FAQ 2017-07-10T02:16:55+00:00



FACE/FLAT-GRAIN boards are made from the long flat plank

HOW? The lumber is sawed vertically down and the board has one side that is wider than the other; the wider side is referred to as the face.

This block construction delivers a clean look because of fewer seams

Face Grain and Edge Grain cuts are a little more resistant to stains and absorbing moisture.


EDGE-GRAIN boards are made from long wooden cuts (staves) that run the full length of the block. The surface will be striped; parallel lines of grain will be visible.

HOW? The lumber is sawed so that the edges of the growth rings are exposed on the widest faces of the piece and the rings form angles of 45 to 90 degrees with the widest faces.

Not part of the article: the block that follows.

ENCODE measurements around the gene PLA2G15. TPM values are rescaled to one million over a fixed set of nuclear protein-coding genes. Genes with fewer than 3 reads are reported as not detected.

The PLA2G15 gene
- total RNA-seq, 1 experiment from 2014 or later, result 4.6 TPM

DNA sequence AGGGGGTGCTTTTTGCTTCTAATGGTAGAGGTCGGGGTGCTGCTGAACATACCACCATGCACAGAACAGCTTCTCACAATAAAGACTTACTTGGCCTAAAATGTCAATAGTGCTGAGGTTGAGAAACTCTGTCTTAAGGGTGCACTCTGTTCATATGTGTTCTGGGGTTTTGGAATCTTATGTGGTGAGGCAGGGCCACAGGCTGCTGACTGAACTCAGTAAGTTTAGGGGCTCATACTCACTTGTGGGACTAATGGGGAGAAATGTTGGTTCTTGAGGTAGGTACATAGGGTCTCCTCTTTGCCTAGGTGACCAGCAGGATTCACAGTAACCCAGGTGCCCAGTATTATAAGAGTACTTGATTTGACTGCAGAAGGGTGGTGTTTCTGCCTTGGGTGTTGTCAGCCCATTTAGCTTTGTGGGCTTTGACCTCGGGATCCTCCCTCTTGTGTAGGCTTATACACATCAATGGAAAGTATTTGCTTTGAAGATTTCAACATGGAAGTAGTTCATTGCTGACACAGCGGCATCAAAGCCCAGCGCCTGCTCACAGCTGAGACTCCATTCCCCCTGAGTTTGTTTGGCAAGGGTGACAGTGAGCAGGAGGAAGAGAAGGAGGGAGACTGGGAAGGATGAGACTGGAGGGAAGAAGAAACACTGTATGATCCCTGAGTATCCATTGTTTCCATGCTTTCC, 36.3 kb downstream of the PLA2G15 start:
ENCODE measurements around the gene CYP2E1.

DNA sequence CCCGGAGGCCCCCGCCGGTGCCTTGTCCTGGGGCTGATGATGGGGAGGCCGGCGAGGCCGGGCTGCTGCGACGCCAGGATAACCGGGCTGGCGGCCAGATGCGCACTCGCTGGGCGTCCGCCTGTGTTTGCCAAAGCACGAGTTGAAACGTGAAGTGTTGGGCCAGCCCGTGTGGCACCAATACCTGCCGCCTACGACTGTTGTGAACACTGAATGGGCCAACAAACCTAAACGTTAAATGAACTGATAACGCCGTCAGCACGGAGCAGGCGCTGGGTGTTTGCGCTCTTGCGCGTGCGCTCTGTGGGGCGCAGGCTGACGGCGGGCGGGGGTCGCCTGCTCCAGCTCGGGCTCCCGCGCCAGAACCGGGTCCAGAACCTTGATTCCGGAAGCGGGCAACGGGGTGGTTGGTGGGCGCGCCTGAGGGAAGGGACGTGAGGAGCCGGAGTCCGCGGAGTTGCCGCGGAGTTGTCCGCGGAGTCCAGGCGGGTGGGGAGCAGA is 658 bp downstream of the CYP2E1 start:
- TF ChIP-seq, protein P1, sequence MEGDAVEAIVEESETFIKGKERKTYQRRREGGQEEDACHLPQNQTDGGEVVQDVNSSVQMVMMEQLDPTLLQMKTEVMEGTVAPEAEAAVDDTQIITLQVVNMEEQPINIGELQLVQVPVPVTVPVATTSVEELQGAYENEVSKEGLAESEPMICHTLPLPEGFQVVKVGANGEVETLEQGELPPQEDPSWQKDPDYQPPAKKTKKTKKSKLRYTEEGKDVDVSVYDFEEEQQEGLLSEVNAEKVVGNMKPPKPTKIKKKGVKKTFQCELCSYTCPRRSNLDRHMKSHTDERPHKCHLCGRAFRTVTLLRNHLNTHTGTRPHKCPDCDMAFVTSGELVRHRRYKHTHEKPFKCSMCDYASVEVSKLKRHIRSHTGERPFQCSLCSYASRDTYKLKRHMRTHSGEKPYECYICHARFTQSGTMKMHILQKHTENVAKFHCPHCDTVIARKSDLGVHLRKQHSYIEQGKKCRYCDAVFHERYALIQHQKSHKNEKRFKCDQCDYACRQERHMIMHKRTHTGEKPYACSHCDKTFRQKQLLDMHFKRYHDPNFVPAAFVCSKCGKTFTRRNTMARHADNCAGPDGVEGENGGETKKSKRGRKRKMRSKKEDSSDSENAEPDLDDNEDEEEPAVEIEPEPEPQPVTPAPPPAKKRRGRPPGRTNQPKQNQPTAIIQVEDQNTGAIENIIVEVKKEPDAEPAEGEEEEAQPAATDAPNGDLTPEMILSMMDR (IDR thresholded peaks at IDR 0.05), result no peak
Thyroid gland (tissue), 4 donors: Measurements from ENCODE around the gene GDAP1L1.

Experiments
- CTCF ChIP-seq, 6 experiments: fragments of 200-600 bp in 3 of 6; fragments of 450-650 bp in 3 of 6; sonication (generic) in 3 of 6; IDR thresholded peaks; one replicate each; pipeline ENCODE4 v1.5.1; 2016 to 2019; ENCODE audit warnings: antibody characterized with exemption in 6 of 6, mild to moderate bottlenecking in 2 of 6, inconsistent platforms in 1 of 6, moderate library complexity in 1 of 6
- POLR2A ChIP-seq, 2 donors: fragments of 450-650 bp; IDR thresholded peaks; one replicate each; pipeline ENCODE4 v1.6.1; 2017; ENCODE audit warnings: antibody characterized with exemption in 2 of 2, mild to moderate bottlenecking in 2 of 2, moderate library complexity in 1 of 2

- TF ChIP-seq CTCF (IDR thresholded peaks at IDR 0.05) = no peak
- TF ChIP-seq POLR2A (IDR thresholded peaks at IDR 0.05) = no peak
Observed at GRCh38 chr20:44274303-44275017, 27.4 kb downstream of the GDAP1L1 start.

This block construction has no unsightly butt ends and show relatively little colour variation. Edge grain construction increases strength and durability and is more durable than face grain construction but less durable than end grain construction


END-GRAIN boards are made from short strips of wood standing on ends. It creates a checkerboard design and shows the trees growth rings.

HOW? End grain wood is cut at a 90-degree angle to the grain, exposing the character of the wood rings and graining. The boards are made by cutting the pieces of lumber into blocks and gluing the blocks together with the end grain up, forming the top surface of the cutting board.

This block construction makes the butcher block very strong and durable. During cutting and chopping, the end grain wood fibres absorb the impact of the knife blade so the block is resistant to nicks and gouges.


BLENDED/JOINTED-GRAIN BOARDS are made from multiple wood pieces of various lengths joined together and the seams run in both directions